The National #6 | Breaking into The Hobby

Breakers Pavilion has continuously grown since 2014

Date: Jun 20, 2024
Author: Greg Bates, Senior Writer
Topics: 2022 Bowman Baseball, Aaron Judge, Cleveland, David Gelfman, Education, Greg Bates, National Sports Collectors Convention, New York, New York Yankees, News, Ripping Wax Breakers Pavilion powered by Whatnot, The National, Yankees
Length: 834 Words
Reading Time: ~5 Minutes

Enjoy our sixth story in a series to help collectors prepare for the 44th annual National Sports Collectors Convention, which will be held in Cleveland from July 24 to 28. We will introduce a new topic each week leading up to the show.

This week, we look at the Breakers Pavilion and how it has continued to grow at each National. Don’t miss next week’s story, where we dive into the Autograph Pavilion, which will feature 150 star-studded athletes and entertainers conducting on-site signings.

When the Breakers Pavilion debuted at the 2014 National Sports Collectors Convention in Cleveland, it was almost a trial run for the newest segment in The Hobby.

About 40 breaking operations took part in the show. A successful first year made it obvious that the Breakers Pavilion was going to be a mainstay every July at the largest card and memorabilia show.

Now in its 10th year — the 2020 National was cancelled due to COVID-19 — the Pavilion is reaching new heights back in Cleveland. This year’s Ripping Wax Breakers Pavilion powered by Whatnot will feature a record-setting 140-plus companies conducting live breaks. According to Ripping Wax owner David Gelfman, who has run the Breakers Pavilion every year, half of that number will be first-time breakers at The National.

“The industry has exploded over the past 10 years,” Gelfman said. “Technology has helped to amplify all the excitement behind the Breakers Pavilion, reaching more people across the world. At the event, the live breaks have become more entertaining and have generated more interest overall. The main stage has become more interactive with bigger hits in the breaks, giveaways on the main stage, and also more exciting elements to entertain kids. 

“Each year, the Pavilion has expanded with more sophisticated build-outs and greater interactivity between exhibitors and attendees. As a result, the media has supported these events and offered great coverage to help publicize the event. More and more people have attended year after year and added to the momentum.”

Smaller space, but more breakers

There is a lot of excitement surrounding this year’s Breakers Pavilion.

“This year’s Breakers Pavilion is going to be great,” Gelfman said. “There are a ton of new breaking operations joining the Pavilion, which speaks to the growth of the hobby and the power that the breaking sector has in the industry. All case break exhibitors will be offering at least one completely free break this year to live Pavilion attendees.”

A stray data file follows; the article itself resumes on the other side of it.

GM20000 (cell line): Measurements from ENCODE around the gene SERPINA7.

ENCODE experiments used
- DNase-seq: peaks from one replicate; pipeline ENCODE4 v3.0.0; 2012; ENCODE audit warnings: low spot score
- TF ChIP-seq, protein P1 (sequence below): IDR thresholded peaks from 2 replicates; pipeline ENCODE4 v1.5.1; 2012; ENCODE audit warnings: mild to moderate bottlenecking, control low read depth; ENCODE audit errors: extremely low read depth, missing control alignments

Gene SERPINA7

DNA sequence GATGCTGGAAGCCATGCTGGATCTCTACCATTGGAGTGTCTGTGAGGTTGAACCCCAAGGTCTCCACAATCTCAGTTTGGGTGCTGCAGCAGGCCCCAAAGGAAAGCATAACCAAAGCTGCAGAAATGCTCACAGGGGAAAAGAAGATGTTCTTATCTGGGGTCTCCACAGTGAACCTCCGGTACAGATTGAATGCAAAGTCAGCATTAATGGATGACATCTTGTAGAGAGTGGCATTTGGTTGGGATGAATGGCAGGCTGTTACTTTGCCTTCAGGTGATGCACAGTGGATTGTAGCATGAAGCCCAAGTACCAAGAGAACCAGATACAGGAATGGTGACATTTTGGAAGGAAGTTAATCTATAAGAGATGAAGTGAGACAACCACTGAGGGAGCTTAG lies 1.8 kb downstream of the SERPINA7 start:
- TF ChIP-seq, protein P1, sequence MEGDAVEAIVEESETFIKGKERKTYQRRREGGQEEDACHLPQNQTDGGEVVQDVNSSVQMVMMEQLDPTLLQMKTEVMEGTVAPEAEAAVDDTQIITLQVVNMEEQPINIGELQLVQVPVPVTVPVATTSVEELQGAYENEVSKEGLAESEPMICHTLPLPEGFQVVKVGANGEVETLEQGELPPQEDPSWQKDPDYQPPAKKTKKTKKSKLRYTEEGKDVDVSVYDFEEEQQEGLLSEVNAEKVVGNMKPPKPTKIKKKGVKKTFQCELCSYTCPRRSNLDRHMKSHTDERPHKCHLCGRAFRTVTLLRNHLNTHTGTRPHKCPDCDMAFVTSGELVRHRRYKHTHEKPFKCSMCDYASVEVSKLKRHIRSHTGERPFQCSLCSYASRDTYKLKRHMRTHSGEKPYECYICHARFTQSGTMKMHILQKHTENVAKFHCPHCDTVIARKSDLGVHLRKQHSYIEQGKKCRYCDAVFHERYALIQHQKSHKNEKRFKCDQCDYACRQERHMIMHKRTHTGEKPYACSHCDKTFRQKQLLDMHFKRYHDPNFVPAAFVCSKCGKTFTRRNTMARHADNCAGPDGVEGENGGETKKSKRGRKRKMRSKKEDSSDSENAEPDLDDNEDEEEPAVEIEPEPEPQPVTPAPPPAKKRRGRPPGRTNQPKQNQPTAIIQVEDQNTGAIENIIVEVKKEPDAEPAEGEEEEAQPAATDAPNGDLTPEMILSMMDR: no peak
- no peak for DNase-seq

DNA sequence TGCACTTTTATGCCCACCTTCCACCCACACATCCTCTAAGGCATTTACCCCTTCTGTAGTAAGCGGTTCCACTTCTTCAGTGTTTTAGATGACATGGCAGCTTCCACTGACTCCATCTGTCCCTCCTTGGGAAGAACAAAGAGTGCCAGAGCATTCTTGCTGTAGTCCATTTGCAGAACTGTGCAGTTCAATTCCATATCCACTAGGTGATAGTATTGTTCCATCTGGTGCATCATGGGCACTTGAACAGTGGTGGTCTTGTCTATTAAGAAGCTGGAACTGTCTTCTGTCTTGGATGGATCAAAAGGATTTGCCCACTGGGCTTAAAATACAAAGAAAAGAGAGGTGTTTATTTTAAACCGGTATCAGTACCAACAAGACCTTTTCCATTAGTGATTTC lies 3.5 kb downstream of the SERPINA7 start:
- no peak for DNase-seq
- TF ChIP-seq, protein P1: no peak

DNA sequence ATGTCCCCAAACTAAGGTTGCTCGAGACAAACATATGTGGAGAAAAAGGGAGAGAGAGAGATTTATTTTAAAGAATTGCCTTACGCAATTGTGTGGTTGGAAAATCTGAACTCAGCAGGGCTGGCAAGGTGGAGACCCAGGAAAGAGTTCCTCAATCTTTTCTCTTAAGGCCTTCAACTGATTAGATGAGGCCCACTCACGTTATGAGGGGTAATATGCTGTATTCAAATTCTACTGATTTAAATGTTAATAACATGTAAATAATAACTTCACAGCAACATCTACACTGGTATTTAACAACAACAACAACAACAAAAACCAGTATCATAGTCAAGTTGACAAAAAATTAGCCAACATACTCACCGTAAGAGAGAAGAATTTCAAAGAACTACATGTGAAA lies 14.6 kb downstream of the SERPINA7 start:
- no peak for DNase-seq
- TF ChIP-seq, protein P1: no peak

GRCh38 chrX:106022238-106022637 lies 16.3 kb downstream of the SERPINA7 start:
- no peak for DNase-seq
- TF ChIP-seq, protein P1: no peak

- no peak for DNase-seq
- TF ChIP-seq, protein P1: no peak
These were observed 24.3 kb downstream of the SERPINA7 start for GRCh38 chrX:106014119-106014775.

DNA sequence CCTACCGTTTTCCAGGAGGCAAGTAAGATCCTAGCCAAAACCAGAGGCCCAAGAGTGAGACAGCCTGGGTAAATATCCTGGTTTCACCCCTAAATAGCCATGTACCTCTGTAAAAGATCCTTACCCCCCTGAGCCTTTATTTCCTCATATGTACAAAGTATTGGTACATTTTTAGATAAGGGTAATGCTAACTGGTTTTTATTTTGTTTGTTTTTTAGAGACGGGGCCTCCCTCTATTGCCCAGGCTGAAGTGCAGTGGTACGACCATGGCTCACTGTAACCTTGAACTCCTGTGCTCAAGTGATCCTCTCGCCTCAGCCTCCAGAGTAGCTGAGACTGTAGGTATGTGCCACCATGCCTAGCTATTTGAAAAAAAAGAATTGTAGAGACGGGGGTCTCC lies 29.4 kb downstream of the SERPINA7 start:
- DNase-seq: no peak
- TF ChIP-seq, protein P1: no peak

Because the I-X Center in Cleveland is a little tighter with overall space for its showroom floor, the Breakers Pavilion will actually be smaller than most years at 20,000 square feet. In the past, the Pavilion has ranged from 14,000 to 65,000 square feet.

“The space in the venue is smaller this year, but the Pavilion will be jam-packed with attendees and exhibitors,” Gelfman said. “From the biggest breaks, to hunting the most sought-after, undiscovered cards, to engaging experiences from different brands, the Pavilion will have more than ever before.”

A cool hangout

The Breakers Pavilion has become a cool hangout for collectors who enjoy participating in breaks or just want to sit down to watch a break or get off their feet. The main stage inside the Breakers Pavilion is always hopping with activities, whether that’s a company breaking product to give away to kids, a high-end break is taking place, or there is a panel discussing hobby-related subjects.

“In my opinion, the Pavilion is the busiest, most electric part of the entire National,” Gelfman said. “There is non-stop activity. Someone is pulling a life-changing card on every corner, a seller is meeting their customers in person, and there’s no shortage of energy and passion. You also have the opportunity to meet your favorite breakers in person.”

With the hundreds of dealer booths, corporate sponsors showing off their latest and greatest products and services, and the Autograph Pavilion constantly buzzing, the Breakers Pavilion offers a change of pace. In Gelfman’s eyes, the Pavilion is an essential part of The National that brings in on-site traffic as well as creates additional business online on the breakers’ channels.

“Breaking fuels the hobby, and almost every card for sale on the show floor started in a box that got broke,” Gelfman said. “Not only have I imagined kids walking the floor with their dads, entering a break on the spot and potentially hitting a $10,000 card, but I have witnessed it in person.  “We’re bringing a mass audience to The National as well. The exhibitors in the Pavilion will be live all five days of the show on multiple platforms. I would estimate that we’ll bring The National experience to hundreds of thousands of people in homes around the world.”

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